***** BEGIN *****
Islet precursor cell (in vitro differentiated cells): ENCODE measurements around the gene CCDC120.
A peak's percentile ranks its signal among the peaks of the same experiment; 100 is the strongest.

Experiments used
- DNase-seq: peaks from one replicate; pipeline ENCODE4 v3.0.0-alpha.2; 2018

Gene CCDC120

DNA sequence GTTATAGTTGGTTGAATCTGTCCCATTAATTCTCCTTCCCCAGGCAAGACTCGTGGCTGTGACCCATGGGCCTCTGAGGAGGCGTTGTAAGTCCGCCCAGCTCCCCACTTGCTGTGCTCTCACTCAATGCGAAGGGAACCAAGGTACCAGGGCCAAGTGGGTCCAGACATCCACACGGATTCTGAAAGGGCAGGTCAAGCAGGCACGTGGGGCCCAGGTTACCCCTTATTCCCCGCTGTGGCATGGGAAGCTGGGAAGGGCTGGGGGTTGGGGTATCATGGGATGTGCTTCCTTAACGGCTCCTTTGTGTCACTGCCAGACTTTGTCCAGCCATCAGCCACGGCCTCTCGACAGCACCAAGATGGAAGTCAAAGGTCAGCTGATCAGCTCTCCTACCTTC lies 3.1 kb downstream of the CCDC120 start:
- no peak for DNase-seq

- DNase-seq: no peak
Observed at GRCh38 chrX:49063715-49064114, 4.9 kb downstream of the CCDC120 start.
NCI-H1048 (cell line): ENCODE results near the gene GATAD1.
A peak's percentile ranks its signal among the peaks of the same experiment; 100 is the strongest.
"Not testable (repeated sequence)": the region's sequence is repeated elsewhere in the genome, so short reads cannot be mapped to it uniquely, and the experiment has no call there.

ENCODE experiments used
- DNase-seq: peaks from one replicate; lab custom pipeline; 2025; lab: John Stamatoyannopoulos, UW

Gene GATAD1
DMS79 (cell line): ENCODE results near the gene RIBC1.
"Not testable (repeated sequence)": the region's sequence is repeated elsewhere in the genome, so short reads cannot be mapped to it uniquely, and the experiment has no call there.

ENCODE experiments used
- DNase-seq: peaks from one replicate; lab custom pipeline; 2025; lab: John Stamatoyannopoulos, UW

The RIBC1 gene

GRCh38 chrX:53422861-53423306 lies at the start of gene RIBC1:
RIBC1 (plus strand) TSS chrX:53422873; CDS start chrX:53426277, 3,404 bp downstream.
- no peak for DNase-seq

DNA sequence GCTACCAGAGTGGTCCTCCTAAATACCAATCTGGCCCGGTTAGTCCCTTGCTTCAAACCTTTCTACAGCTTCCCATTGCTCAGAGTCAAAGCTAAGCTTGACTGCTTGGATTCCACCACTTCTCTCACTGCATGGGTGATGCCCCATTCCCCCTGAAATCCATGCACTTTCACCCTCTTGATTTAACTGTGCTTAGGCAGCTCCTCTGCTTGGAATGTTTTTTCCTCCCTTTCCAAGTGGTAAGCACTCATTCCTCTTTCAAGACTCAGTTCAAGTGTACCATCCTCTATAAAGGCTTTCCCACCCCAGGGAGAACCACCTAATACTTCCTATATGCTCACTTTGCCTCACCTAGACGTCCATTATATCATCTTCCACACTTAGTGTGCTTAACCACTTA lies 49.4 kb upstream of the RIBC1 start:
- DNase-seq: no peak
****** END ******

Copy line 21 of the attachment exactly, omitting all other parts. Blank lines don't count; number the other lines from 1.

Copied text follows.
GRCh38 chrX:53422861-53423306 lies at the start of gene RIBC1: